Ping is there to use alongside Boom Boom + Hope. I’m trying to use Ping rather than Thrown Brick because the Brick is fantastic for my opponent to use, and my opponent may buy it before I can. However, just in case my opponent decides to steal my Pings, I threw in Banshee. Which I can conveniently copy with Hope. With Hope and Banshee active, that’s potentially 4 damage to my opponent per BAC drawn. I could genuinely win this way; crazy when you think about it.

Hope isn’t just there to win though; I threw in some control options that she can copy: Sage, Bishop, and Sunfire. For Bishop and Sunfire, the advantage is that I can use Hope to use their abilities with a 3-cost. Sage…the point is to use Hope alongside Sage to have two copies of her effect, and force my opponent to pay 2 more energy to field non-sidekicks. Rolled a level 3 Thanos? Here, pay 5 energy to field him! (gross) That last combo is a giant pain to deal with, and one which, at first glance, looked like it could see competitive play.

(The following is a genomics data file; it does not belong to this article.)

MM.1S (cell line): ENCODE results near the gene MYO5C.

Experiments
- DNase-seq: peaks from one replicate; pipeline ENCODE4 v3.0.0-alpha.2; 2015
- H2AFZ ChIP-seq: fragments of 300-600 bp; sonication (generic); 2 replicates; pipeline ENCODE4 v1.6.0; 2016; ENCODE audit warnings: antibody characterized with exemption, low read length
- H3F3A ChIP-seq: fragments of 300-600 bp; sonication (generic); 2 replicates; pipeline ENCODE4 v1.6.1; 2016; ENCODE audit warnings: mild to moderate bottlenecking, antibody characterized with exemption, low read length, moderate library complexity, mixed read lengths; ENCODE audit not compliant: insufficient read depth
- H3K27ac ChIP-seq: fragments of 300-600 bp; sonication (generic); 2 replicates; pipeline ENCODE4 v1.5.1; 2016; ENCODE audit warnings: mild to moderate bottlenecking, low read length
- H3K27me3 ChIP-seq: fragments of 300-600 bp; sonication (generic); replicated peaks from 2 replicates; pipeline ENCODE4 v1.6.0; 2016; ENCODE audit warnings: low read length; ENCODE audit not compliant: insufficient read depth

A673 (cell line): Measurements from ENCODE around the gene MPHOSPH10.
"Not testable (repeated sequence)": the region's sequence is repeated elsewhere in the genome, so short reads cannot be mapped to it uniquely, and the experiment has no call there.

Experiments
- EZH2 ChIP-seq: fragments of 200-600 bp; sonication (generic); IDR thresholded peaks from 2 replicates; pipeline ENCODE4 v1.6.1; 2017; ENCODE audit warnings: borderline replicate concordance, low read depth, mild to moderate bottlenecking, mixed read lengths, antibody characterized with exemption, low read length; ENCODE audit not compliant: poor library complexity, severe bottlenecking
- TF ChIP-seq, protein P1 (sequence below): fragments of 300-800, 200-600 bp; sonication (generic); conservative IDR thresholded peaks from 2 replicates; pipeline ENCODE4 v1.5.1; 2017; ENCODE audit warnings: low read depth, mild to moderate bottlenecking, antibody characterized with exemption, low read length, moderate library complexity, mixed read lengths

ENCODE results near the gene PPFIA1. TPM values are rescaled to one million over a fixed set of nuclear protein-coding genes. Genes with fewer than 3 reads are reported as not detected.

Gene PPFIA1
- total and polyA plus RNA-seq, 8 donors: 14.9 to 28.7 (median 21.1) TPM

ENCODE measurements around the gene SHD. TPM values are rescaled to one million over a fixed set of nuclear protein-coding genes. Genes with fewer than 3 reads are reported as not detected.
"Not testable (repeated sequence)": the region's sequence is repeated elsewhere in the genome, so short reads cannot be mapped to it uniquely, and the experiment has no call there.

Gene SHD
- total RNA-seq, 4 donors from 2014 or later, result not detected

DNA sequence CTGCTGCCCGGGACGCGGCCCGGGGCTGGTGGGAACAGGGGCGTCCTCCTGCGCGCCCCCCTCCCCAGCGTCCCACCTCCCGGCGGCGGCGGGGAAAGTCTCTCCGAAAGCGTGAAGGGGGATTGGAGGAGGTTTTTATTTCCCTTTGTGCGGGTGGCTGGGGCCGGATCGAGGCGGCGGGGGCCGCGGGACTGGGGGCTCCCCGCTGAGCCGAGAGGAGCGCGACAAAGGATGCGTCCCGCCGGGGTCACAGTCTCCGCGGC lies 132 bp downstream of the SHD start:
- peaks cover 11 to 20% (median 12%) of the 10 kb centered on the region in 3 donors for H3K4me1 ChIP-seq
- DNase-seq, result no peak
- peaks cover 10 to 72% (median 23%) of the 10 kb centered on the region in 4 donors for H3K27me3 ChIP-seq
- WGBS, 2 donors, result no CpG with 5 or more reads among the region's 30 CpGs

Now, there is one X-men character here who is not intended for use with Hope: Mimic. He’s just there for removal. Seriously, if he rolls a character face, you’re 100% guaranteed to KO the opposing die, with a 75% chance that you’ll KO Mimic to use him again the next turn. And what happens the other 25% of the time? You get to copy what you KO’d! Hands down the best Mimic in this new set, this is a card I’m quite excited about.

And the last card? Well, it’s Resurrection. For the global. Ramp, churn, bag control, you know the drill.

With that said, on to the games!

Game 1:

I started off against another team relying on Boom Boom + Ping, which also used Parasite, Strike, and all that good stuff. Hard to tell if my team could win, because at every crucial juncture…nothing rolled. Seriously. I did get Hope + Sage fielded, and promptly realized that it was not stopping my opponent at all, merely slowing him down. Meanwhile, he was setting stuff up to win, while I was merely setting stuff up to experiment with different options. He outpaced me and won. Still, I learned a fair bit from this one (see Post-mortem), so while I didn’t get the win, I gained a lot from this.